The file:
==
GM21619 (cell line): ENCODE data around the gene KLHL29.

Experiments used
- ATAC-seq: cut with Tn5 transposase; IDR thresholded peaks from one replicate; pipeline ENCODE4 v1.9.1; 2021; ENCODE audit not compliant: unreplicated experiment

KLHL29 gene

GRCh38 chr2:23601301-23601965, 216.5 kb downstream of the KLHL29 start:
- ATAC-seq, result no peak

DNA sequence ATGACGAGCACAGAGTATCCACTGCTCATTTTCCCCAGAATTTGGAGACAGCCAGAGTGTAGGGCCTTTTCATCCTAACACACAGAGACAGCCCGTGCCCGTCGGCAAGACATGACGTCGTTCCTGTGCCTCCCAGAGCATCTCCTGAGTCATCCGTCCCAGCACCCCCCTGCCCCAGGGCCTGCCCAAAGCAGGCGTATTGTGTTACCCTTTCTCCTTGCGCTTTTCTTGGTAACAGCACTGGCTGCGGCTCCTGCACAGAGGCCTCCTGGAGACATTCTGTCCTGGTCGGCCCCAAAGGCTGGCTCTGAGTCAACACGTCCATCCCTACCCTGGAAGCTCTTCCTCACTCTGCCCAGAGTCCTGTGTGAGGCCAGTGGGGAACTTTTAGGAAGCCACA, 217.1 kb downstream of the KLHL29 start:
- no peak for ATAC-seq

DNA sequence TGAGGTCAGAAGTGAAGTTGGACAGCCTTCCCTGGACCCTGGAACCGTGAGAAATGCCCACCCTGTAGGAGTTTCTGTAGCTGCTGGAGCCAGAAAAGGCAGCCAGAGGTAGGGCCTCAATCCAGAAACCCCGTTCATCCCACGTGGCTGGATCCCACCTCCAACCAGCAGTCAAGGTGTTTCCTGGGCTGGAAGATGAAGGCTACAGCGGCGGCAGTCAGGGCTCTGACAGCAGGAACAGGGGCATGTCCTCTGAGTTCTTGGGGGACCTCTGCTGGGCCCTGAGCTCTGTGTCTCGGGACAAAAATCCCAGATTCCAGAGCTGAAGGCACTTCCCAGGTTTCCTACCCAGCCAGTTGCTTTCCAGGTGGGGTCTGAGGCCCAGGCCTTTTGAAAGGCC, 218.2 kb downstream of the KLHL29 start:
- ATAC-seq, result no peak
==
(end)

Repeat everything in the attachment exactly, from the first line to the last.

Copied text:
GM21619 (cell line): ENCODE data around the gene KLHL29.

Experiments used
- ATAC-seq: cut with Tn5 transposase; IDR thresholded peaks from one replicate; pipeline ENCODE4 v1.9.1; 2021; ENCODE audit not compliant: unreplicated experiment

KLHL29 gene

GRCh38 chr2:23601301-23601965, 216.5 kb downstream of the KLHL29 start:
- ATAC-seq, result no peak

DNA sequence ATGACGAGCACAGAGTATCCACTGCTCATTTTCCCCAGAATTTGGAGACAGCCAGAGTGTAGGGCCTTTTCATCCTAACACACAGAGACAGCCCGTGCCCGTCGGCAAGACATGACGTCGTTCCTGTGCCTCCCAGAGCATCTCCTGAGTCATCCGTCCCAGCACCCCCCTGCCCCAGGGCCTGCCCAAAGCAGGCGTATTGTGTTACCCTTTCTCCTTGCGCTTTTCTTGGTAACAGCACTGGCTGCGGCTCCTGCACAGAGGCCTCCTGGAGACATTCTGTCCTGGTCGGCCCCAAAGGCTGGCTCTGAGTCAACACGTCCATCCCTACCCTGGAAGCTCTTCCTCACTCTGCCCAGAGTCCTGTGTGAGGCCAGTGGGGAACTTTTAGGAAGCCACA, 217.1 kb downstream of the KLHL29 start:
- no peak for ATAC-seq

DNA sequence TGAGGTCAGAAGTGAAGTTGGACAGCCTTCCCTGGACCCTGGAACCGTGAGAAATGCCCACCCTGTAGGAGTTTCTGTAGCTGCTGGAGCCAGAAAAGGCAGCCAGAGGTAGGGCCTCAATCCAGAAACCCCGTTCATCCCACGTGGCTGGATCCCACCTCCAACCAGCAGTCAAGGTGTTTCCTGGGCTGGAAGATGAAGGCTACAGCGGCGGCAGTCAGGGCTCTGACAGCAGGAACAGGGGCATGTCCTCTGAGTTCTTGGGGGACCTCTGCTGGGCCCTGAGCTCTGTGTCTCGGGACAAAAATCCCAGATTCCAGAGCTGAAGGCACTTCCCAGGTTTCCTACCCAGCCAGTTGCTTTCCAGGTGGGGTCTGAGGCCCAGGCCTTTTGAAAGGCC, 218.2 kb downstream of the KLHL29 start:
- ATAC-seq, result no peak